“and I don’t want to change your life…”

He heard the song on radio, repeating lines he no longer knew if they were true.

He hadn’t realised how much his life had changed since he had met her.
It had only been three months since their last meeting, but each day that went by without her presence felt worse.

He didn’t want to change her life; he couldn’t, anyway.
The knowledge pained him – wanting so badly to, yet knowing he shouldn’t, couldn’t, and wouldn’t.

It wasn’t as if she would agree to it; she had too much to lose.
It wasn’t as if she would, anyway; because she would never know.
No, he didn’t want to change her life, but he missed every moment he once had with her.
He didn’t deserve her time. He wasn’t entitled to see her smile. He had no right to hold her. Because someone else did.

“And I don’t want to change your life…” the song played on.
Didn’t he? How imprudent of him to have gotten into this state. Pathetic, to say the least.

He knew he couldn’t change her life; he could only walk away and slip away into the darkness…

worthlessness

The concept of worthlessness was thoroughly explored, examined, and assessed. It was great. It was immense. It was poignant. It was everything that made a person feel terrible. It was what made a person die inside. It was something that could kill. It was tedious. It was horrendous. It was ….

It was simply too tiring to complete this post.

Story: Learned Behaviour

She knew better this time.

Even as she felt the knots scrunching up in her tummy, and the creepy-crawly sensations that slid around within her chest, she merely let out a soft sigh.

Her fingers itched to call him, but it was less than two months since they last spoke.

No matter how much it took for her to suppress the urge, she was certain it would get easier. Watching the clock tick made it better, she persuaded herself. As long as day turned to night, she was certain she could let the feelings pass too. Perhaps it would be better not to make any rash moves, she reminded herself. She did not need another rejected call to ascertain that he cared less for her that he claimed he did. It wasn’t the first time she had to endure such emotions, and it surely wasn’t the last.

But she would learn, she reassured herself.
It had taken years, but she was positive that she could learn not to think of him.

Photo: Snippet of Life

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You see, most of life is a blur at first. Then comes the obstacles – rocky, challenging, numerous. But as we keep going, they seem to get a little more manageable. They didn’t lessen; they merely become less important. Even the barriers put in place cannot stop us from flowing through.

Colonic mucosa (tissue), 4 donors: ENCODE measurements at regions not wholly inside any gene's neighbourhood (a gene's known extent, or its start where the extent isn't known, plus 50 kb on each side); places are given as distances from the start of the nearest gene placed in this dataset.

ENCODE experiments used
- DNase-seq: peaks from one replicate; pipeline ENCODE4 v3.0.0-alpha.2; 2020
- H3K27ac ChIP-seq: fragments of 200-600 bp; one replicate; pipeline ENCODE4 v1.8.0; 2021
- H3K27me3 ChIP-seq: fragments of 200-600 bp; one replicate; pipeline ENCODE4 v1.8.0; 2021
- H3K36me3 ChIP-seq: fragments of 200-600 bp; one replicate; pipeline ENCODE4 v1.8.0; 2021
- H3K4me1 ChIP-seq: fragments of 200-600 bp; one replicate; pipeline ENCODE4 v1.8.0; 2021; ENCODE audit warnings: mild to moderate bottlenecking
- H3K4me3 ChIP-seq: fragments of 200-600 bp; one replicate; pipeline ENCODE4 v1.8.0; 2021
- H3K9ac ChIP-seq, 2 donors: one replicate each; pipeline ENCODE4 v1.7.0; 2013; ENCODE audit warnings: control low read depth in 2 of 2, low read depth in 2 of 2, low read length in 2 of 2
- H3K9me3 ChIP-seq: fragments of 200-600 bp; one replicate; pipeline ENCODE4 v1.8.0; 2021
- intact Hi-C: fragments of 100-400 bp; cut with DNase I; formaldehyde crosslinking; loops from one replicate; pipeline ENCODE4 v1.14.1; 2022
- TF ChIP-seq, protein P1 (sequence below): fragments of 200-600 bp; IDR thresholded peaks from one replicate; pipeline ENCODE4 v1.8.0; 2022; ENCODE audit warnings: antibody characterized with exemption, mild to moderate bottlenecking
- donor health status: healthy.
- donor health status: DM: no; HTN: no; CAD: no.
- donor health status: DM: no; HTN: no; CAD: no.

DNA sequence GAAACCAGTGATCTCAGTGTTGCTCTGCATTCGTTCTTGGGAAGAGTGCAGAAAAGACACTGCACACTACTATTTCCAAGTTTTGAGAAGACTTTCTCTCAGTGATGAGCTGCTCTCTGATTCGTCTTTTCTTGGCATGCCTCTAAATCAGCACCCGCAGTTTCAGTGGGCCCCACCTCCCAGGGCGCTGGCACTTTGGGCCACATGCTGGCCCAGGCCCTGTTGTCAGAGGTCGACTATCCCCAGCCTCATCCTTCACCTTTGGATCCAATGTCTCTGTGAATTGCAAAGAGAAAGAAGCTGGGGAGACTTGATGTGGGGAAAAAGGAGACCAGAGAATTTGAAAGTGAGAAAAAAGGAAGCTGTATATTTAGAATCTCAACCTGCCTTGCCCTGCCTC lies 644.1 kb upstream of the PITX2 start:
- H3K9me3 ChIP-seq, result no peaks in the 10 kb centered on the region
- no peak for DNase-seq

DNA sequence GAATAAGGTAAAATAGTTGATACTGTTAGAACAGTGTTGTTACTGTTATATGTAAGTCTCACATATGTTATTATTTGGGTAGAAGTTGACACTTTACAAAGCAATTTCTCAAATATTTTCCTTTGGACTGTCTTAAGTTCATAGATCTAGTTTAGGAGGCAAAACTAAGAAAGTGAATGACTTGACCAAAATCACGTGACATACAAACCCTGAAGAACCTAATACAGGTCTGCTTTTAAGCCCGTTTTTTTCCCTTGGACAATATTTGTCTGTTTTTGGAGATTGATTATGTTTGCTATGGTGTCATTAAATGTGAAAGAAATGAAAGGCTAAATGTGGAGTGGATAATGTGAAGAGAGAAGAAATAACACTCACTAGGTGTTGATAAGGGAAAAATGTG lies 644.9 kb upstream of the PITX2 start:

At the end? At the end we finish off as ashes in the sea, mixed within the rocks that line the shore.

Story: Pen your thoughts

Writing about it did him more harm than good. It didn’t make him any more certain about the situation. It didn’t help him forget her. But strangely enough, it didn’t help him to feel better about them either.

He tried to describe as vividly as he could, the day he had met her. He wrote fervently about the light that lit her silhouette, her eyes that glittered with the sheer hint of light that night. Then he typed fastidiously in an attempt to document every word and touch they had exchanged over time.

As he tried to weave their tale into a coherent story, he realised that there was hardly a story. No, there wasnt. There were countless expressions of affection from him to her. There were endless nights that he longed for her that it hurt his body and soul. There were infinite moments of closeness that he once held on dearly to. But to say they had an experience to retell or a relationship to cherish made almost a mockery to the true definitions of the words.

Perhaps putting these down in tangible words could help, he thought.

He kept up with writing, scribbling, typing, and back to thinking again. But slowly, as more days passed, less made sense. Feelings began to fade, and his resolute was evidently shaken. He could hold on the the last threads of memories, but the emotions were drained.

Did you still like her? They asked. This time, he wasn’t sure anymore.

Story: No-nonsense

He wasn’t upset.
He wasn’t tired or stressed.
He definitely wasn’t angry.

He was just being himself.
“Serious as hell,” someone whispered, in sync with the rustling of paperwork that piled on his desk.
“Moody bugger,” another said, as he frowned at the 600 e-mails he had to clear.
“Authoritarian!” a murmur was heard just as he backed his chair away and hurried to the next meeting room.

No, he wasn’t upset – not technically. He wasn’t tired or stressed – not really. And he definitely wasn’t angry.

He just want to get the work done and move on with life, preferably without the fools that lingered in his presence, trying with their limited capacity to speculate his emotions.